require 'sinatra'
require 'sinatra/json'
require 'json-schema'

post '/' do
end

The Gemfile:

gem 'sinatra'
gem 'sinatra-contrib'
gem 'json-schema'

We will be using the JSON-Schema gem for the app. Let’s look at the schema that we will define in a schema.json file:

{
  "$schema": "http://json-schema.org/draft-04/schema#",
  "type": "object",
  "required": [ "id", "body", "tags" ],
  "properties": {
    "id": {
      "type": "integer"
    },

    "body": {
      "type": "string"
    },

    "tags": {
      "type": "array",
      "items": {
        "type": "string"
      },
      "maxItems": 6
    },

    "references": {
      "type": "array",
      "items": {
        "type": "string",
        "format": "uri"
      }
    }
  }
}
  1. The properties attribute holds the main chunk of the schema definition. This is the attribute under which each of the individual API attribute is explained in the form of a schema of it’s own.
  2. The required attribute takes in a list of strings that mention which of the API parameters are required. If any of these parameters is missing from the JSON input to our app, an error will be logged and the input won’t get validated.
  3. The type keyword specifies the schema type for that particular block. So, at the first level, we say it’s an object (analogous to a Ruby Hash). For the body, tags and references, the types are string, array and array respectively.
  4. In case an API parameter can accept an array, the items inside that array can be explained by a schema definition of their own. This is done by using an items attribute and defining how each of the item in the array should be validated.
  5. The format attribute is a built-in format for validation in the JSON Schema specification. This alleviates the pain of adding regex for validating common items like uri, ip4, ip6, email, date-time and hostname. That’s right, no more copy-pasting URI validation regexes from StackOverflow.
  6. The $schema attribute is a non-mandatory attribute that specifies the type of the schema being used. For our example, we will be using the draft#4 of the JSON Schema spec.

To use this schema in our app, we will create a helper method that uses validates the input with the schema we just defined. The json-schema gem provides three methods for validation — a validate method that returns either true or false, a validate! that raises an exception when validation of an attribute fails and a fully_validate method that builds up an array of errors similar to what Rails’ ActiveRecord#save method provides.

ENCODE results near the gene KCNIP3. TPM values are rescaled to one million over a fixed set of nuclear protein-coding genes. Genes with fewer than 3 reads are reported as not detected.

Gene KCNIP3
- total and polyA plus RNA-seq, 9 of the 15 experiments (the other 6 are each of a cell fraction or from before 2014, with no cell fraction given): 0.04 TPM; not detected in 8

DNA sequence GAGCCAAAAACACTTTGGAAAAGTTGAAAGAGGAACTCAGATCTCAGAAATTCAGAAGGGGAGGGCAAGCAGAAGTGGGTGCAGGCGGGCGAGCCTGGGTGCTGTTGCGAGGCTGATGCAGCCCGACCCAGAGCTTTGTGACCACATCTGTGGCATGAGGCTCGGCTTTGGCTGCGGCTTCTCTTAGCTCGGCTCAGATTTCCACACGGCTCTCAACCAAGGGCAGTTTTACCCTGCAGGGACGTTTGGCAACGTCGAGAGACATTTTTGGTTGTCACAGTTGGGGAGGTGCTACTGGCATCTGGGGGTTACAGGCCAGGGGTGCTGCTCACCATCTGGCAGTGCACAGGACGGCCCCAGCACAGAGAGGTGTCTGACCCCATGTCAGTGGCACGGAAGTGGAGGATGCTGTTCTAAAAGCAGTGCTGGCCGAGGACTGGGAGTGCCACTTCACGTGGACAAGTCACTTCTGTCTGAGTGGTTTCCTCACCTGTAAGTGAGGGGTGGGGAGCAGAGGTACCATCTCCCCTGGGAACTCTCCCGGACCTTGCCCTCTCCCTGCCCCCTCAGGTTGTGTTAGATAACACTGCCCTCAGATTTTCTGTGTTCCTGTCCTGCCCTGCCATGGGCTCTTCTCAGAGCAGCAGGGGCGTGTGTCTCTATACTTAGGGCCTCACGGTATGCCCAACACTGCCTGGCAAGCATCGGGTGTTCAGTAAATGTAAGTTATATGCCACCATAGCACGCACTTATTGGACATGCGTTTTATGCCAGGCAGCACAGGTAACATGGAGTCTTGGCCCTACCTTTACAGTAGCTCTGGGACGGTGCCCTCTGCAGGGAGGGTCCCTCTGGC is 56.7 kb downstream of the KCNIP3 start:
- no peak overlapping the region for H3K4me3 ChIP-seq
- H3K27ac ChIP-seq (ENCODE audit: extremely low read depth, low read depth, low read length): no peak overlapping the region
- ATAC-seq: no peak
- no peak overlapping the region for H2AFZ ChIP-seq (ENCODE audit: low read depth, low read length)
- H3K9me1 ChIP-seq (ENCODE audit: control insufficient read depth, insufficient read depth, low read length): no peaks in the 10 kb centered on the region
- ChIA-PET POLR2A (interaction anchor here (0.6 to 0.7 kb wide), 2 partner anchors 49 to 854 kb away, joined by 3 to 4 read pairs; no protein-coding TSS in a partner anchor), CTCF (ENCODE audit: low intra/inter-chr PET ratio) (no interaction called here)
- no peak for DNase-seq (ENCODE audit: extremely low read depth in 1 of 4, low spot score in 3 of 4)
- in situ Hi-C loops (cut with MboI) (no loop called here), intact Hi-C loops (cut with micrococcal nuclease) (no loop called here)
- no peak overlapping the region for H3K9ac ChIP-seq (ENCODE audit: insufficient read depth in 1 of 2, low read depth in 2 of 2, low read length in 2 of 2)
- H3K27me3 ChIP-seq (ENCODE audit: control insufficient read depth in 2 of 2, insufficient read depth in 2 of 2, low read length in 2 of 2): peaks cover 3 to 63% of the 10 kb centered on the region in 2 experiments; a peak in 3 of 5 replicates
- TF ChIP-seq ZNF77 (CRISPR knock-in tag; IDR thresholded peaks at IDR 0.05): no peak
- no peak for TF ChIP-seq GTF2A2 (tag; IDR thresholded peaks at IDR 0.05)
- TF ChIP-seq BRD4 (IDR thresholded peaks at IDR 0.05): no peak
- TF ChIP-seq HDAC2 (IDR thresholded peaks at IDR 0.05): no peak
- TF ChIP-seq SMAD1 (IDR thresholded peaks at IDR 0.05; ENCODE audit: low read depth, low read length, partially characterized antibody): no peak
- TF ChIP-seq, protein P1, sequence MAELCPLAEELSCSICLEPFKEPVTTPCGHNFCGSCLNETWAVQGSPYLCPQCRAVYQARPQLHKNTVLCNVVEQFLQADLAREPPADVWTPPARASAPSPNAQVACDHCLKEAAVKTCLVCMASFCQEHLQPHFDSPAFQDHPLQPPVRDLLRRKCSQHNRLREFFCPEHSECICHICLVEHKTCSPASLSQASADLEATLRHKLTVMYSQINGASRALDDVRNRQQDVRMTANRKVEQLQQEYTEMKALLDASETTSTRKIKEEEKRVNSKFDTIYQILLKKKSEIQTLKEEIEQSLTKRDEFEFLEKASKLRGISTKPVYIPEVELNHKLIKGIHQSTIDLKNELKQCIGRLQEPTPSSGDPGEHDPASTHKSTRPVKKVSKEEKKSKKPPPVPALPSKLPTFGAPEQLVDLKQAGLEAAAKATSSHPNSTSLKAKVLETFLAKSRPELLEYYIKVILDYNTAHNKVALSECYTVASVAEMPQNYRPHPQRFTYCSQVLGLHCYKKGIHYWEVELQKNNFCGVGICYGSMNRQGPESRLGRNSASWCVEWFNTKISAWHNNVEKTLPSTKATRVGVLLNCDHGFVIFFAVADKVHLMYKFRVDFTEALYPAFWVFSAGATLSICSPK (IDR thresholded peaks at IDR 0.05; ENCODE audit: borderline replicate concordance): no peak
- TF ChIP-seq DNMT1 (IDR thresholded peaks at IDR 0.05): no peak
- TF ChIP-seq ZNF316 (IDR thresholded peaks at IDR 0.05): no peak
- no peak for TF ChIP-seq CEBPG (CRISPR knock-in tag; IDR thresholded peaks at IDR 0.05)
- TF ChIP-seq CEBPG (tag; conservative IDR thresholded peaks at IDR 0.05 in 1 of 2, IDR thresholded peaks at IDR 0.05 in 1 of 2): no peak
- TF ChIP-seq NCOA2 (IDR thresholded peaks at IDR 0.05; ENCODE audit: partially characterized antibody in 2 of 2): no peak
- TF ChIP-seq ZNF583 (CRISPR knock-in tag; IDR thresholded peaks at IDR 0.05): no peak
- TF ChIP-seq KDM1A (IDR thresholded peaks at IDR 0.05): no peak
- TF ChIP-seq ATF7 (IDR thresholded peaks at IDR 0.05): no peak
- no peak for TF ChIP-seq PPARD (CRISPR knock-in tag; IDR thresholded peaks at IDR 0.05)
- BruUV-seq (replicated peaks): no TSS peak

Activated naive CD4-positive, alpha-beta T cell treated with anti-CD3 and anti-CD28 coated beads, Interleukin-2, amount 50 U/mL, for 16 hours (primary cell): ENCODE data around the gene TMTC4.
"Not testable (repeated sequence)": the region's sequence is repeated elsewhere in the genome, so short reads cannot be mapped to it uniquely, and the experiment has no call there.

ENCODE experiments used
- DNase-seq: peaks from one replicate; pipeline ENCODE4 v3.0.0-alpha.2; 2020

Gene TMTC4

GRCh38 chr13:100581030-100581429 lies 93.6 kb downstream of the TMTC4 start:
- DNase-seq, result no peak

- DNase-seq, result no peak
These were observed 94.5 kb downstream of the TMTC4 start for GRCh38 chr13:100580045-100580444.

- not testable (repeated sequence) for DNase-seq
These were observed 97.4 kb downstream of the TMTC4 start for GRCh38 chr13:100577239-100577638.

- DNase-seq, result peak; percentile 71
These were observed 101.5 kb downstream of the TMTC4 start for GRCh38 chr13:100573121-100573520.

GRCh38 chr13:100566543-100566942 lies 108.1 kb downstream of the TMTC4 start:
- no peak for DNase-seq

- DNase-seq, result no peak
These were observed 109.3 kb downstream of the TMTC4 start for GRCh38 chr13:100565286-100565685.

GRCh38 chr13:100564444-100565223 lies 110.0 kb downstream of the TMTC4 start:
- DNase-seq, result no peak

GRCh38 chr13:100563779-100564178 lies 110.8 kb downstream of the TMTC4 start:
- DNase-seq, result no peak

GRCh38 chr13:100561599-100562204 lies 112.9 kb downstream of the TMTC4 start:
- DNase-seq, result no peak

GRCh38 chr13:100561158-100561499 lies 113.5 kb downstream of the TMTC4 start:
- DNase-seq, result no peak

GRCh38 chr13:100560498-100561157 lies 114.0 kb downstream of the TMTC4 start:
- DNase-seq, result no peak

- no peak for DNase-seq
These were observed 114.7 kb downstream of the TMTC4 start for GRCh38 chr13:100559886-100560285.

We will be using the JSON::Validator.fully_validate method in our app and return a nicely formatted JSON response to the user if the validation fails.

helpers do
  def validate(json_string_or_hash)
    JSON::Validator.fully_validate('schema.json', json_string_or_hash)
  end
end

Now, we can use this helper inside routes to check the validity of the input JSON like so:

post '/' do
  input = JSON.load(request.body.read)
  errors = validate(input)

  if errors.empty?
    json({ message: "The blog post has been saved!" })
  else
    status 400
    json({ errors: a })
  end
end

If the input is valid, the errors object will be empty. Otherwise, it will hold a list of errors. This object will be returned as a JSON response with the appropriate HTTP status code. For example, if we run this app and send in a request with a missing id parameter, the response will be something similar to the following:

[
  "The property '#/' did not contain a required property of 'id' in
  schema schema.json#"
]

Let’s say if we send in a request with id having a string parameter. The errors object will hold the following:

[
  "The property '#/id' of type String did not match the following type:
  integer in schema schema.json#"
]

Last example. Let’s try sending a references parameter with a malformed URI. We will send the following request:

{
  "id": 1,
  "body": "Hello, Universe",
  "tags": ["start", "first"],
  "references": [ "data:image/svg+xml;base64 C==" ]
}

(This input is in the file not_working_wrong_uri.txt)

curl \
  -d @not_working_wrong_uri.txt
  -H 'Content-Type: application/json' \
  http://localhost:4567

The output of this would be:

[
  "The property '#/references/0' must be a valid URI in schema
  schema.json#"
]

Thus, with a really simple validation library and a standard that library implementers in different languages use, we can achieve input validation with a really simple setup. One really great advantage of following a schema standard is that we can be sure about the basic implementation no matter what the language which might implment the schema. For example, we can use the same schema.json description with a JavaScript library for validating the user input — for example, in the front-end of the API we’ve just built.

Summary

The full app, some sample input files are present in this repo. The json-schema gem is not yet official and might have some unfinished components — For example, the format validations of hostname and email for a string type have not been implemented yet — and the JSON Schema specification itself is under constant revisions. But that doesn’t mean it’s not ready for usage. Few of our developers use the gem in one of our projects and are pretty happy with it. Try out the gem and go through the specfication to gain an idea of why this would be beneficial yourself.

More Reading

  1. Understanding JSON Schema
  2. JSON Schema Documentation
  3. This excellent article by David Walsh
  4. JSON Schema Example: This example uses more keywords that weren’t discussed in this post. For example, title and description.